“Losing the reasons why/You are losing the calling you have been faking”

In spite of (or perhaps, because of) the madness, there is a truism in the melancholy haunting the album. Much of the album deal with coming to grips with losing an identity that you would like to embrace, but probably were never meant to be. At its core, the theme of loss and acceptance is repeated throughout. In Say, Chan Marshall sings about people who would confess one thing, and change their stance completely the next time, as if they are unsure of what they truly want.

 “When we were teenagers, we wanted to be the sky / Now all we want is to go to red places”.

Even my army friends who were into alternative rock (or modern rock, whatever it was called back then) thought that Cat Power was dreadful and unlistenable and couldn’t understand my fascination with Moon Pix. I couldn’t really blame them, since the album didn’t exactly bring on the good times.

But I understood.

In 1998, my dad just had a heart bypass and was later diagnosed with cancer. My sister pretty much guilt-tripped me into taking a scholarship in engineering, a subject that I had very little love for. I seriously did feel that a phase of my life was over.

Chan Marshall would subsequently reinvent herself as a soul singer of sorts and release a couple of very good covers record, but her very raw and unfiltered sentiments in Moon Pix are really what I love best about her.

Eight)    Dummy – Portishead (1994)

Here’s a fun fact about me. The last music movement that I was somewhat familiar with was trip hop.

Yes, the trip hop that reached a creative peak in the mid-nineties. Before trip hop, I was intimately familiar with grunge and britpop. I was even inspired to listen to the shoegaze and punk records that came earlier after reading up about the movements in the music mags. To my very young ears, trip hop was something groundbreaking and exotic.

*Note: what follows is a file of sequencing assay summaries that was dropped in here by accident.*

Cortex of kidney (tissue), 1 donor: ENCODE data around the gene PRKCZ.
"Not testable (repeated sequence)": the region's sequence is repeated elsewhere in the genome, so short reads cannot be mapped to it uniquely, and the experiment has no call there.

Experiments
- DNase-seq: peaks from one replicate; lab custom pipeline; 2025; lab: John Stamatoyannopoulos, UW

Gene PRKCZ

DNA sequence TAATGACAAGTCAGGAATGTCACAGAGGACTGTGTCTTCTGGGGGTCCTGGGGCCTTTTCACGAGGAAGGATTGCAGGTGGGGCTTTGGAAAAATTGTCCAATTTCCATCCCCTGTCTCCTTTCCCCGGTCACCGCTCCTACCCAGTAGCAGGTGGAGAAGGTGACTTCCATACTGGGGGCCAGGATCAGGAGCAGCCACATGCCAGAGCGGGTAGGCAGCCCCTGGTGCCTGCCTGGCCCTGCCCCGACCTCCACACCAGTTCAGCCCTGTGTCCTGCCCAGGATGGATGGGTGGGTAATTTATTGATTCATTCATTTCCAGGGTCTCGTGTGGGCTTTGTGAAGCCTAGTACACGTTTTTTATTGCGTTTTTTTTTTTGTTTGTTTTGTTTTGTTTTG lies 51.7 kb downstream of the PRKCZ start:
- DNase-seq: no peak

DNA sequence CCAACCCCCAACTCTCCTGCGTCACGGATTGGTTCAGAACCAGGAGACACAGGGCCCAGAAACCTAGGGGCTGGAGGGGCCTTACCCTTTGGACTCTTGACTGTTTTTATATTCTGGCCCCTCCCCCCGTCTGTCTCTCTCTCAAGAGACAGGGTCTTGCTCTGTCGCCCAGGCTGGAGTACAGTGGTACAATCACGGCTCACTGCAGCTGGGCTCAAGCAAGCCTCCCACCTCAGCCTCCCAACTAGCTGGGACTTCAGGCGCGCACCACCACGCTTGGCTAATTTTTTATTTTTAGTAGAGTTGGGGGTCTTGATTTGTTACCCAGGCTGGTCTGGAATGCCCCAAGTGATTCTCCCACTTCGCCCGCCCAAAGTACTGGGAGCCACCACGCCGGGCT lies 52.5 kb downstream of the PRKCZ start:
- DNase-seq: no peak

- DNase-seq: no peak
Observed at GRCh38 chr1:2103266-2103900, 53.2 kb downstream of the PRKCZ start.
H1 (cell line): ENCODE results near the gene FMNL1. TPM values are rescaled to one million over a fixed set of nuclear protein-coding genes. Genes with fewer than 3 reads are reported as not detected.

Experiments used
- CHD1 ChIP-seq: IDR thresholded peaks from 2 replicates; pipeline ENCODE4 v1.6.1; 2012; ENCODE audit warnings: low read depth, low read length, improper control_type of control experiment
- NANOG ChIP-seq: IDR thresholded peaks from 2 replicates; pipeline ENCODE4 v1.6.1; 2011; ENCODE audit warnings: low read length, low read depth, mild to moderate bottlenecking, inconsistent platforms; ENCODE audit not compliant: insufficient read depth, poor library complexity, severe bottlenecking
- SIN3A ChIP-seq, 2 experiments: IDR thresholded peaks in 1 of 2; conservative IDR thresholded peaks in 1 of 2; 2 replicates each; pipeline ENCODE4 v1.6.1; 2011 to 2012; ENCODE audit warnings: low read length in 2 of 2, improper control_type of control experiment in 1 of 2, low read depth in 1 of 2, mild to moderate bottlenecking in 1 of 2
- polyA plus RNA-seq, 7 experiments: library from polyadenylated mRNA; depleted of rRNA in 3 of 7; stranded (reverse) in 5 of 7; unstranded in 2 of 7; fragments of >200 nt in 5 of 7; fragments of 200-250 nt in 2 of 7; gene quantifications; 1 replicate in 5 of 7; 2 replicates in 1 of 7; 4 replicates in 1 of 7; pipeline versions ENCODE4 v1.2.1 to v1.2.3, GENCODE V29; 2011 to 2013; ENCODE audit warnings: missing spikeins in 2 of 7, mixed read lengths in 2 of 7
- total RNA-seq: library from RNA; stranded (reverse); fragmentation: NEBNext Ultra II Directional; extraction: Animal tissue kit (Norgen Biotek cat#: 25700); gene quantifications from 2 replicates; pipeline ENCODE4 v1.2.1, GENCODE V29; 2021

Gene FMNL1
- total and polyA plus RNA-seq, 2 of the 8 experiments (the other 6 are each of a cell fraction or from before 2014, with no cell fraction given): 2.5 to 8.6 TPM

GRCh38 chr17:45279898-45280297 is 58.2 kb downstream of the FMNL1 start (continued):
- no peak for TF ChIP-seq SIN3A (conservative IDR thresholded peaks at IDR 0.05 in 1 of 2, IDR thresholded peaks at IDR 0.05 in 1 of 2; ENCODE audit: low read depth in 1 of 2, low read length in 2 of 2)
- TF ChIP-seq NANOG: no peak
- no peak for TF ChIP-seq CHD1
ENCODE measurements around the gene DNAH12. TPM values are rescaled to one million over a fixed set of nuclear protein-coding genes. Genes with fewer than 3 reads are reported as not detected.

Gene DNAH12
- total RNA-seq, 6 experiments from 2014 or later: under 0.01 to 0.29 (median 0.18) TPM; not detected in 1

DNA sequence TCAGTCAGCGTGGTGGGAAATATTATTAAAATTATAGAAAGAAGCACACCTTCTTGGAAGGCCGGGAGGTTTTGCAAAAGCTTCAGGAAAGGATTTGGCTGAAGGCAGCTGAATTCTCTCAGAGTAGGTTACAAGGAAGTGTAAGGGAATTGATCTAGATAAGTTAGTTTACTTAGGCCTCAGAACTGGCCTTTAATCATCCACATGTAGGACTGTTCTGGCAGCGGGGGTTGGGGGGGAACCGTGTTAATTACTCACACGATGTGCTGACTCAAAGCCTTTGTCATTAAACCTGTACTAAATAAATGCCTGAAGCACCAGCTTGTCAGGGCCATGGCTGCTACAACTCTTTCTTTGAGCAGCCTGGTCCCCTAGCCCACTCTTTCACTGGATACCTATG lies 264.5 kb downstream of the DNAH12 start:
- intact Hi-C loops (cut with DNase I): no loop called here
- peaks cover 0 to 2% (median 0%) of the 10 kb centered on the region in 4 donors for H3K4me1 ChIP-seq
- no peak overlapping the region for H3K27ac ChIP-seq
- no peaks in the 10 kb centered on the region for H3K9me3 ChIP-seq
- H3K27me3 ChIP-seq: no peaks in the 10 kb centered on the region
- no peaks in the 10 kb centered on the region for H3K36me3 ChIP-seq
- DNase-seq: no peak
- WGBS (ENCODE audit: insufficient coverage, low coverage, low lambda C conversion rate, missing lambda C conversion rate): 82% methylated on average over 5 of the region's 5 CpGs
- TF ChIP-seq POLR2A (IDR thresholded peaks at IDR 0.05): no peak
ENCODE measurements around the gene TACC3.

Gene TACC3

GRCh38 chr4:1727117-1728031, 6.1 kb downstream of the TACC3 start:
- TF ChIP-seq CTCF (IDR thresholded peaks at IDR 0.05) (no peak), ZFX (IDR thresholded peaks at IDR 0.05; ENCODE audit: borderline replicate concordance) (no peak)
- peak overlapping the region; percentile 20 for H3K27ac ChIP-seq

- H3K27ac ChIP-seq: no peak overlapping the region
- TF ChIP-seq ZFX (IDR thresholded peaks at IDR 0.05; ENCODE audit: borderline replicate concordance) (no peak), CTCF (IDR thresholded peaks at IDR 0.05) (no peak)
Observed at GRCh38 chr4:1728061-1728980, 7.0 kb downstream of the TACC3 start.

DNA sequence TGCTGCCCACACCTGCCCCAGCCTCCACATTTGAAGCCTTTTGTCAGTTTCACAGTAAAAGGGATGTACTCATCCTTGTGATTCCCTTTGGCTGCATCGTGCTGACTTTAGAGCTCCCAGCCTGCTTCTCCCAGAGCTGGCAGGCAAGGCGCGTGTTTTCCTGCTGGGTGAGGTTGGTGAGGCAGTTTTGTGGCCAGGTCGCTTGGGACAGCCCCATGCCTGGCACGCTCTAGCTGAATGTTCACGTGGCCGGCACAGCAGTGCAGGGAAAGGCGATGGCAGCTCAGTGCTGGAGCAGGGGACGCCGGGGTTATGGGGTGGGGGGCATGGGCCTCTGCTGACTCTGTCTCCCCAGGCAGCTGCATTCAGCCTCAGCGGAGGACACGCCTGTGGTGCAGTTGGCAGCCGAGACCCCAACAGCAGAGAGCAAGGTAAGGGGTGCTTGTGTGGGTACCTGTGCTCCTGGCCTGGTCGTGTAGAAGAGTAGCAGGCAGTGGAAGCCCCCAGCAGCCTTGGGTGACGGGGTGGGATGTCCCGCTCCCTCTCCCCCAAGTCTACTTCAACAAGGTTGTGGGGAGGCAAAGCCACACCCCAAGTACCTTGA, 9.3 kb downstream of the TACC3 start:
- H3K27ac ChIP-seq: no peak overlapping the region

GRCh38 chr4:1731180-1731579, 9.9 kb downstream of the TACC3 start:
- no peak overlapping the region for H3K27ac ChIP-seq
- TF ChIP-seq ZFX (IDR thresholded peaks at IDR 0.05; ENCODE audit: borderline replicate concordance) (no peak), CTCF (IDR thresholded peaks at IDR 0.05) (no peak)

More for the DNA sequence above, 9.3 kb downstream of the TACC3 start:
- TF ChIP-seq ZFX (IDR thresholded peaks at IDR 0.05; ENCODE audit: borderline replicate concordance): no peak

Unfortunately, after trip hop came the very faceless jungle, drum and bass and electronica movements. Meanwhile, state-side, post-rock, emo and screamo were eliciting a collective yawn. Thereafter, I will still listen to particular records that friends talked about, but I could not give a shit about new genres or the exploding New York garage rock scene or the entire Jade Tree repertoire.

Anyway, back to Bristol in 1994, where a young band named Portishead just released their debut album. To the uninitiated, Portishead’s records tend to have a lush, cinematic quality to it, except that the movie genre would be horror and the DJs scratch these records like their lives depend on it. The subsequent self-titled record and Third would see the band going off in a tangent, introducing new strange and disturbing sounds, but Dummy is possibly what I considered the perfect amalgamation of orchestral melodies and innovative beats and scratches.

Portishead consists of the trio of Geoff Barrow, Beth Gibbons and Adrian Utley. While each member has a significant contribution to the band, it would be amiss not to acknowledge Beth Gibbons as the key to the Portishead sound. Singing every verse as if she were on the verge of heartbreak, Beth Gibbons’ vocals have a very theatrical quality to it, which serve the soundtrack well. Of course, in retrospect, I don’t think Beth Gibbons is depressed (unlike Chan Marshall). Beth Gibbons is just very expressive, and her distinctive vocals are another layer in the mix, much like the orchestra melodies and the beats.

To this day, songs like Roads, Sour Times and Glory Box still send a chill down my spine every time I hear them, which is probably as good a testament as any to the timelessness of the songs.